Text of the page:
By the eighth month of his Fulbright Teaching Assistantship in Colombia, the new environment felt like home to Henry Shuldiner ’19.
An English language teacher at the Universidad Cooperativa de Colombia in Villavicencio, Shuldiner had made friends, grown familiar with the city, forged relationships with his students, and improved his Spanish. He’d built structure and routine.
“I was really deep into my stride, and I feel like the next two months would have been some of the best that I was going to have there, which I guess is what I was most disappointed about,” Shuldiner said from his parents’ home in Washington, D.C. The coronavirus pandemic cut short the assistantship that was supposed to end May 30.
On March 16, after initially suggesting that participants consider a voluntary exit from the country, the Fulbright organization notified Shuldiner that he must leave by March 22, which set him scrambling to prepare for the trip home. Fulbright arranged for his flight from Bogota to the U.S., but he had to devise a way to get himself the 80 or so kilometers from Villavicencio to Bogota.
At that point his college had closed and the country was in quarantine, with domestic travel restricted. He couldn’t take a bus or catch a ride, as he would normally have done. Instead Shuldiner found and booked a flight, hoping it wouldn’t get canceled. It didn’t, and from there, the journey went smoothly. He left Bogota late March 21 and arrived home the following day, still trying to absorb his whirlwind change of direction. Shuldiner wishes he’d had time to say goodbye to all his friends. Contacting them through WhatsApp and Instagram wasn’t the same.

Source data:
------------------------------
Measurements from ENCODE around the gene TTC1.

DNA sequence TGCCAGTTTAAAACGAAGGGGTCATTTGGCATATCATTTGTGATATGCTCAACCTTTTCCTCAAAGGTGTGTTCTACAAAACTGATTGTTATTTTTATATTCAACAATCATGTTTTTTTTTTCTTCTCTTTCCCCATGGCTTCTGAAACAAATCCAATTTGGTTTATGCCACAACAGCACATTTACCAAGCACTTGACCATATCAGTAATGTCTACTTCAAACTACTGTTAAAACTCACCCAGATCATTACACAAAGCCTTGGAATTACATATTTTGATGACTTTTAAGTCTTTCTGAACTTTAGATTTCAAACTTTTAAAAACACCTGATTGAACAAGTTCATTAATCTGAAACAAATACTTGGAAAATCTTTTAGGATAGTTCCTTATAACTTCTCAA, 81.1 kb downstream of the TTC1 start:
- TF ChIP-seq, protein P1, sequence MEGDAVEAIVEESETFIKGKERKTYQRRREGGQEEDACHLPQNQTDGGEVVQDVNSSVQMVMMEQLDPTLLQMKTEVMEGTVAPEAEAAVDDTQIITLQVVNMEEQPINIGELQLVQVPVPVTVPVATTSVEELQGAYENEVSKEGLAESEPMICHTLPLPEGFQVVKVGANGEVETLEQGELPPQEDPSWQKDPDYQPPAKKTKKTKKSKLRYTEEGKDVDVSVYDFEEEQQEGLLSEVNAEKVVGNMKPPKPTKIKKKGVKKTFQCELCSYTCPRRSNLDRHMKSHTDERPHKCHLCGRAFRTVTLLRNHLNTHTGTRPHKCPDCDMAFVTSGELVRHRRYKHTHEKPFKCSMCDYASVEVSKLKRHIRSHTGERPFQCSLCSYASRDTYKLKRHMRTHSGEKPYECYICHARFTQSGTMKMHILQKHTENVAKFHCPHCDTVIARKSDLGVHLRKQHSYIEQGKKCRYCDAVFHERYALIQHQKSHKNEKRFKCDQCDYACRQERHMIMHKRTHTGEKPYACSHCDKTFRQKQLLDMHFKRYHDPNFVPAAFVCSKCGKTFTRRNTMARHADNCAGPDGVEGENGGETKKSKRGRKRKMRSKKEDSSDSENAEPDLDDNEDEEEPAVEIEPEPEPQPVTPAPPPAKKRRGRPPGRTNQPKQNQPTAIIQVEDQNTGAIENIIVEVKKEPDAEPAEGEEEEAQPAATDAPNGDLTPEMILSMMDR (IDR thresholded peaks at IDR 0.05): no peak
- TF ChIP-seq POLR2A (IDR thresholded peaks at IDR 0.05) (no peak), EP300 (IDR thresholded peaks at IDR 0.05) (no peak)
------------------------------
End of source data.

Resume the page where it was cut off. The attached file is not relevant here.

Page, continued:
Still, eight months was long enough for him to truly experience the culture, language, and people, and to build his teaching skills. Shuldiner, who majored in literature and minored in Hispanic studies and government, plans to find a job abroad, maybe in Colombia or Spain, maybe somewhere else. He’s open. The Fulbright experience left him eager for more travel.
“The thing I was amazed at the most was just how easy it was to make friends, how easy it was to find things in common, with my students and people that led very different lives than me,” Shuldiner said. “But we still watch similar TV shows and listen to similar music and have similar ideas about what we want to do in life and about what friendship means, just a lot of different stuff.”